Who do you think would have said this: “Why is it that we have a democratic system to run the country but have no democracy within political parties?”
Would you be surprised if told it was Rahul Gandhi, the general secretary of the Congress party and son of the party president, Sonia Gandhi (wife of the late Rajiv Gandhi and daughter-in-law of Indira Gandhi)?
Even while the resident cynic in us would exercise caution, most of us would not be surprised. So far, Gandhi and the rest of the dynasty, naively or otherwise, seem to be walking the talk: Their unequivocal choice for the post of the next prime minister, if the Congress party is re-elected, is the incumbent, Manmohan Singh.
The office bearers of the Youth Congress in Punjab are now elected. This experiment is to be extended to the rest of the country.
Also Read Anil Padmanabhan’s earlier columns
At one of those rare meetings with a group of journalists at his residence, Gandhi elaborated on his long-term plan to revive the Congress party. Unmindful of the forenoon heat, the bespectacled and clean-shaven Gandhi, clad in the politician’s standard white kurta-pyjama, doggedly set forth his plan of action.
“In the Youth Congress what we are saying is that there is not going to be a single person who is not going to be elected,” he said. “Going through the process of election and being backed by a mandate gives confidence to people. Our state president in Punjab is a confident person because he has been elected.”
Something that was echoed by his sister, Priyanka Vadra, in an interview to Outlook magazine: “My brother is actually translating it into something that can be used in the (Congress) organization. What he’s trying to do in the Youth Congress is going unnoticed, but will actually revolutionize politics.” Clearly, there seems to be unity of thought in the family. It is a key part of the strategy to not only sow the seeds of change within the party but also to reorder the way politics is practised in India. “Today, all our political parties are designed in a way that empowers people whom the leader likes. Long term, this model is not sustainable as it causes fragmentation,” Gandhi said.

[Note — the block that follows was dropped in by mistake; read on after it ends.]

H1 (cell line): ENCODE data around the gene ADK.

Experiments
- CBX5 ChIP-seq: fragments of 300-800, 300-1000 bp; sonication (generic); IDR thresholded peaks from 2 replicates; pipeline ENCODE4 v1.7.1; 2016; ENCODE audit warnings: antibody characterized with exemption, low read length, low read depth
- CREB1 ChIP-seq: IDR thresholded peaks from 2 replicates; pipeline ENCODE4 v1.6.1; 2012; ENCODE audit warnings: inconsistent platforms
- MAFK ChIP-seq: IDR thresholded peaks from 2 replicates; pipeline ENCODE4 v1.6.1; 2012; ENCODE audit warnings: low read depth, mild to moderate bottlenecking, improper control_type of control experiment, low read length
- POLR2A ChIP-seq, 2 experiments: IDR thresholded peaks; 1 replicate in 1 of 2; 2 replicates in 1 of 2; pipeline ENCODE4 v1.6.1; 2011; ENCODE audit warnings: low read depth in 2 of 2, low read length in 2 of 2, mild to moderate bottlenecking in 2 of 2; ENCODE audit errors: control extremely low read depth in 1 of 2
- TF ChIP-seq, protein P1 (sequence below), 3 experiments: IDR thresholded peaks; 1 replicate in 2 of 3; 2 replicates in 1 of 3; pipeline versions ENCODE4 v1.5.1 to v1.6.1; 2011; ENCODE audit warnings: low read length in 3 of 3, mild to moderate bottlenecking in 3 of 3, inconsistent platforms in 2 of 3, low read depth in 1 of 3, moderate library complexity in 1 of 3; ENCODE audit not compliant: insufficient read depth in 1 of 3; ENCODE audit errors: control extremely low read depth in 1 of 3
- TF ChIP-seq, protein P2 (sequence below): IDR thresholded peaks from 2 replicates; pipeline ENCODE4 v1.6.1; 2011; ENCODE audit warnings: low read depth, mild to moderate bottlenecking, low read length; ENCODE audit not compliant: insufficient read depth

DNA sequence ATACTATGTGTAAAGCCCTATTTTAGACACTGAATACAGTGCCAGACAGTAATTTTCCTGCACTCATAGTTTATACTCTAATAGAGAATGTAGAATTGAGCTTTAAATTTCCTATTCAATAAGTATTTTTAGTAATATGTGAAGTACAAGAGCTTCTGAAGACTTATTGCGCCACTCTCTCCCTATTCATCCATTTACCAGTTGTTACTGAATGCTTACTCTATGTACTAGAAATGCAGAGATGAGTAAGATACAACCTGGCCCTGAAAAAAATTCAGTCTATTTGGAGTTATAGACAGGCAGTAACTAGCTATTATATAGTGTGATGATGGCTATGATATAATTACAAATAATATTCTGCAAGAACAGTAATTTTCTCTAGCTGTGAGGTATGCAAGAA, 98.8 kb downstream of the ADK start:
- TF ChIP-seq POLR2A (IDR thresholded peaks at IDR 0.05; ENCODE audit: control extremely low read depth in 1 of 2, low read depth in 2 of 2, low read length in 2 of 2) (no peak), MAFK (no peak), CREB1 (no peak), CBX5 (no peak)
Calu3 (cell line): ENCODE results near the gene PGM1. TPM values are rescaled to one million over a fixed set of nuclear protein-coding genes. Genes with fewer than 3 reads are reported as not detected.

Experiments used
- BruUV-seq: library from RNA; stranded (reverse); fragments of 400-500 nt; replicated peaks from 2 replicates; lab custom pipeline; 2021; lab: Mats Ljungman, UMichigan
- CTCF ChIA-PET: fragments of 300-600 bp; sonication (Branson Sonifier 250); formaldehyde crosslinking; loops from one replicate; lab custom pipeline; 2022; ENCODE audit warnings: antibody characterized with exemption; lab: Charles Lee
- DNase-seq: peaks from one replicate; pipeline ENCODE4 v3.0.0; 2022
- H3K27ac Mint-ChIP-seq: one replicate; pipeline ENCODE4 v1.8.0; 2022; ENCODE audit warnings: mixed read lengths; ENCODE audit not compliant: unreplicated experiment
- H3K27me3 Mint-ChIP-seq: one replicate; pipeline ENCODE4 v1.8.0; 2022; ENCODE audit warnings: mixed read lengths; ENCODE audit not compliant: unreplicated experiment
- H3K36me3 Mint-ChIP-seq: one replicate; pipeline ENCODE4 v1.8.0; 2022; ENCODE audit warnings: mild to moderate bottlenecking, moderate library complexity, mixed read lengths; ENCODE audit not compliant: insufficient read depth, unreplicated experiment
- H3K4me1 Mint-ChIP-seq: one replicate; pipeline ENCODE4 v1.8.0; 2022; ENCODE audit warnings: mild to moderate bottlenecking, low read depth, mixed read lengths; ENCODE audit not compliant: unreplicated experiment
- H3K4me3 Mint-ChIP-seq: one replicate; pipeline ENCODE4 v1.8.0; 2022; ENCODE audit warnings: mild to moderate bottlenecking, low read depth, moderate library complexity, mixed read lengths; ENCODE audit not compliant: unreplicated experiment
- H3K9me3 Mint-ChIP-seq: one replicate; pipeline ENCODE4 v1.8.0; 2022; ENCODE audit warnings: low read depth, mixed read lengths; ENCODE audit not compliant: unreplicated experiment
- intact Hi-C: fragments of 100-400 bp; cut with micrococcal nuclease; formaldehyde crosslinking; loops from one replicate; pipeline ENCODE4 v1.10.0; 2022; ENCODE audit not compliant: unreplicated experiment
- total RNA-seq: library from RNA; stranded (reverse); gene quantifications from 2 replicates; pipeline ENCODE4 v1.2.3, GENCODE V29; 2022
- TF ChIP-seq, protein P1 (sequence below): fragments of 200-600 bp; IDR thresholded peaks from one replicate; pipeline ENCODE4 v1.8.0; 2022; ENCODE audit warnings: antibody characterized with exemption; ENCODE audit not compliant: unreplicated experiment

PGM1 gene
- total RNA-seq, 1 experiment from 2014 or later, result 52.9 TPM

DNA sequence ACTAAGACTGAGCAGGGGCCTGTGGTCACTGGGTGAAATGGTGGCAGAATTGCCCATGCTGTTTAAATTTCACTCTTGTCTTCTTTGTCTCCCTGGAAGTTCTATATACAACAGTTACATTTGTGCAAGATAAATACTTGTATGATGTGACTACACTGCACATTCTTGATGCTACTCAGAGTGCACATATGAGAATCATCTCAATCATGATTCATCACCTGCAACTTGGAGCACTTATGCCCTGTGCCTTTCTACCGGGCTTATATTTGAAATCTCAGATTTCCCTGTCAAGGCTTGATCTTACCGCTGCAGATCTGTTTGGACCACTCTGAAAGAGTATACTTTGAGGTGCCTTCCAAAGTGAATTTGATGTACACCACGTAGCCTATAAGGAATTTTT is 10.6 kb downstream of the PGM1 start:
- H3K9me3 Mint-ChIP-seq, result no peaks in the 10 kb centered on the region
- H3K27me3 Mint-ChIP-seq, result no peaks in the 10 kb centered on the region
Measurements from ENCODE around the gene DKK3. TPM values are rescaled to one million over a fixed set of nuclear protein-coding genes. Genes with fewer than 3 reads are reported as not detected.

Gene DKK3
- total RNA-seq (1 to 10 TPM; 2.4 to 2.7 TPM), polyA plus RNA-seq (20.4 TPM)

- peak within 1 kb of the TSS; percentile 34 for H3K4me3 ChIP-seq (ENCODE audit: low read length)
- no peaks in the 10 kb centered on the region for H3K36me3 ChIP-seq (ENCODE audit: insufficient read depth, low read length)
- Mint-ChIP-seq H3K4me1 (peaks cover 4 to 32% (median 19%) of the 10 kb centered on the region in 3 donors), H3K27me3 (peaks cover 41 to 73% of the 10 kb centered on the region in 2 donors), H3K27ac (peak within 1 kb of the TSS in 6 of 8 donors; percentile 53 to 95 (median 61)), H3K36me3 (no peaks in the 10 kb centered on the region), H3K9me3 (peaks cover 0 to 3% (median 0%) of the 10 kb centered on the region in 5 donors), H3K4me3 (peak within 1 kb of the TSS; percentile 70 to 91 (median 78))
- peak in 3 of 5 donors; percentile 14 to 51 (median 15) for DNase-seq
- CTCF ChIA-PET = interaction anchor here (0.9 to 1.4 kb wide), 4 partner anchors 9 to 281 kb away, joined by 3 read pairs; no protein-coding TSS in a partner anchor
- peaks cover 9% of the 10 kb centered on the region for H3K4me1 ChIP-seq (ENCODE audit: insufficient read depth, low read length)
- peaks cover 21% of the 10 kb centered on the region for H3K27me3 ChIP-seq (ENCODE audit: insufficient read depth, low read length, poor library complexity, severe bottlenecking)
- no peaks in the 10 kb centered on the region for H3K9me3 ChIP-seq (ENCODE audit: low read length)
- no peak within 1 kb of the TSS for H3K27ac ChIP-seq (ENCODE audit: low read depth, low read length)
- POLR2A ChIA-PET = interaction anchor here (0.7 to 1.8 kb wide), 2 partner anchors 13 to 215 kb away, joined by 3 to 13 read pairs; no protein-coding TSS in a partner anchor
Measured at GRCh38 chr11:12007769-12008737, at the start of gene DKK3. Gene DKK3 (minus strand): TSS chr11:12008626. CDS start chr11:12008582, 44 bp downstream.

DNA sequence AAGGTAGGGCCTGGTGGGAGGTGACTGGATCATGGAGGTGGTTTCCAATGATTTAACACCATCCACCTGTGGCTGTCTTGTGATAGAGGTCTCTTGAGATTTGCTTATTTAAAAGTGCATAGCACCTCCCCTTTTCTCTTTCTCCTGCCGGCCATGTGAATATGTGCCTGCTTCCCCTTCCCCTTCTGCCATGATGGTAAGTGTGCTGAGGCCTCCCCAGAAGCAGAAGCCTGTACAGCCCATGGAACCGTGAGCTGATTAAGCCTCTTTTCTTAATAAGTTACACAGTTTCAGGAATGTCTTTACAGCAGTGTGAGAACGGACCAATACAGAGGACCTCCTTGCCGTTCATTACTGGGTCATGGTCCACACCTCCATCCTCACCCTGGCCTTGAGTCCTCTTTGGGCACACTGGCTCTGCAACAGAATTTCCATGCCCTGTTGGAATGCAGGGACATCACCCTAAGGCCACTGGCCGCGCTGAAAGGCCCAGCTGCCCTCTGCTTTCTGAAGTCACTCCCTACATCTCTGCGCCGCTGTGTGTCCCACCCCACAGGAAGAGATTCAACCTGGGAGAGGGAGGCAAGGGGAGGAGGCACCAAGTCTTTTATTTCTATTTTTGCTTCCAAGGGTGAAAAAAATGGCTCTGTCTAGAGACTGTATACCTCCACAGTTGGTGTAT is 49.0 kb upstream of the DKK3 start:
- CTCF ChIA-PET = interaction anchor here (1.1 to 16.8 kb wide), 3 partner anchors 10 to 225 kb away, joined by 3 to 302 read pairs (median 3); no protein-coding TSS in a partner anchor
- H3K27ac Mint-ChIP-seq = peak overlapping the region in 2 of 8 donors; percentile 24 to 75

A reminder no doubt about how political challenges to the Congress have sprung from the disaffected—V.P. Singh, Sharad Pawar and so on—within its fold as they were unable to break through the glass ceiling imposed by the dynasty. By allowing for democracy, Gandhi is hoping to ensure that aspirants do not leave the fold.
At one time, the Congress party had adopted this strategy to provide something for everybody—Dalits, minorities—in Indian polity. The implementation of the Mandal Commission report, which introduced reservation for the so-called other backward classes (OBCs), led to the first significant shift away from the Congress. The OBC alliance with Muslims against the Congress had a devastating impact on the party’s political prospects in central India as well as in Bihar and Uttar Pradesh—the two states where the Congress has shunned an alliance in the 2009 election as part of the initial steps to rebuild the party.
Theoretically, all of it sounds so wonderfully seductive, especially to the urban middle class, which is otherwise cynical about politicians.
But we all know the realities are so different and challenging. While the Gandhis may, for whatever reason, want to seek a change, vested interests may not be so willing to comply.
At the moment, the Gandhi family is on top of the game. They ensured the Congress returned to power in 2004, even though it was only as a coalition leader. In a winning situation, discipline is natural.
But what if the 2009 verdict throws up a nasty surprise for the Congress party? That is when the doctrine of the Gandhis would be put to the test. If it survives, Rahul Gandhi would have proved more than just a point.
Till then, we only have his optimistic view: “I have got this opportunity. I could say I don’t want it. I’m saying that I want to work for this country, let me try and steer it in a positive direction.”
Anil Padmanabhan is a deputy managing editor of Mint and writes every week on the intersection of politics and economics. Comments are welcome at firstname.lastname@example.org